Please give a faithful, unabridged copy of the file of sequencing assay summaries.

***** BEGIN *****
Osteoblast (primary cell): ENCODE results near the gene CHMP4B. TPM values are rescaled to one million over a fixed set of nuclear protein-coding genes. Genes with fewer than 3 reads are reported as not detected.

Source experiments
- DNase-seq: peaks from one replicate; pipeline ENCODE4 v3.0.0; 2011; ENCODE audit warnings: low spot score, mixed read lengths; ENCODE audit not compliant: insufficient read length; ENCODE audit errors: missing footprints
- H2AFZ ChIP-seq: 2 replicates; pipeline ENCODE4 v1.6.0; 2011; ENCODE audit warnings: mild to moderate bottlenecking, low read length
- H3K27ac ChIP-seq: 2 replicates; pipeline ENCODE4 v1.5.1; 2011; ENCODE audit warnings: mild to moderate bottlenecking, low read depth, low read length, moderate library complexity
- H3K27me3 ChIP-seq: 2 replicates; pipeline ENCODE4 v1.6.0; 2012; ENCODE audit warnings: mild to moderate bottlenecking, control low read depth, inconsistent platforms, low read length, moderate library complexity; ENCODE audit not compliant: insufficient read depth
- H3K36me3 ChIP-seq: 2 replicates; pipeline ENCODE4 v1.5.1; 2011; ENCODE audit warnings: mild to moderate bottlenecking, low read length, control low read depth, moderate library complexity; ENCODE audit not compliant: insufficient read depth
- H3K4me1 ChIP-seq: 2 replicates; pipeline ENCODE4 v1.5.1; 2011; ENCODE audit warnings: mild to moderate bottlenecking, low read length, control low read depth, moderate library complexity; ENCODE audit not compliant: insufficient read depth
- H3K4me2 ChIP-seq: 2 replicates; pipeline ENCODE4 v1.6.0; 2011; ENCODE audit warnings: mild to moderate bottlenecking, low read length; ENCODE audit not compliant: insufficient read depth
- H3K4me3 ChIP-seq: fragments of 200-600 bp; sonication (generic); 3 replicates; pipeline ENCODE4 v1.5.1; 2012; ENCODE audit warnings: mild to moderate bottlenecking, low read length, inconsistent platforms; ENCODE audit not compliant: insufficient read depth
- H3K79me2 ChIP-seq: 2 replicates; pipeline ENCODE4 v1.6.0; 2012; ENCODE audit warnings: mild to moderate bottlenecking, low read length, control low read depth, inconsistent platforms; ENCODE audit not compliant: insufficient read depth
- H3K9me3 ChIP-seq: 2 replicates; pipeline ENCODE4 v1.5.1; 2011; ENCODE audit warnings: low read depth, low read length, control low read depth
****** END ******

Osteoblast (primary cell): ENCODE results near the gene CHMP4B. TPM values are rescaled to one million over a fixed set of nuclear protein-coding genes. Genes with fewer than 3 reads are reported as not detected.

Source experiments
- DNase-seq: peaks from one replicate; pipeline ENCODE4 v3.0.0; 2011; ENCODE audit warnings: low spot score, mixed read lengths; ENCODE audit not compliant: insufficient read length; ENCODE audit errors: missing footprints
- H2AFZ ChIP-seq: 2 replicates; pipeline ENCODE4 v1.6.0; 2011; ENCODE audit warnings: mild to moderate bottlenecking, low read length
- H3K27ac ChIP-seq: 2 replicates; pipeline ENCODE4 v1.5.1; 2011; ENCODE audit warnings: mild to moderate bottlenecking, low read depth, low read length, moderate library complexity
- H3K27me3 ChIP-seq: 2 replicates; pipeline ENCODE4 v1.6.0; 2012; ENCODE audit warnings: mild to moderate bottlenecking, control low read depth, inconsistent platforms, low read length, moderate library complexity; ENCODE audit not compliant: insufficient read depth
- H3K36me3 ChIP-seq: 2 replicates; pipeline ENCODE4 v1.5.1; 2011; ENCODE audit warnings: mild to moderate bottlenecking, low read length, control low read depth, moderate library complexity; ENCODE audit not compliant: insufficient read depth
- H3K4me1 ChIP-seq: 2 replicates; pipeline ENCODE4 v1.5.1; 2011; ENCODE audit warnings: mild to moderate bottlenecking, low read length, control low read depth, moderate library complexity; ENCODE audit not compliant: insufficient read depth
- H3K4me2 ChIP-seq: 2 replicates; pipeline ENCODE4 v1.6.0; 2011; ENCODE audit warnings: mild to moderate bottlenecking, low read length; ENCODE audit not compliant: insufficient read depth
- H3K4me3 ChIP-seq: fragments of 200-600 bp; sonication (generic); 3 replicates; pipeline ENCODE4 v1.5.1; 2012; ENCODE audit warnings: mild to moderate bottlenecking, low read length, inconsistent platforms; ENCODE audit not compliant: insufficient read depth
- H3K79me2 ChIP-seq: 2 replicates; pipeline ENCODE4 v1.6.0; 2012; ENCODE audit warnings: mild to moderate bottlenecking, low read length, control low read depth, inconsistent platforms; ENCODE audit not compliant: insufficient read depth
- H3K9me3 ChIP-seq: 2 replicates; pipeline ENCODE4 v1.5.1; 2011; ENCODE audit warnings: low read depth, low read length, control low read depth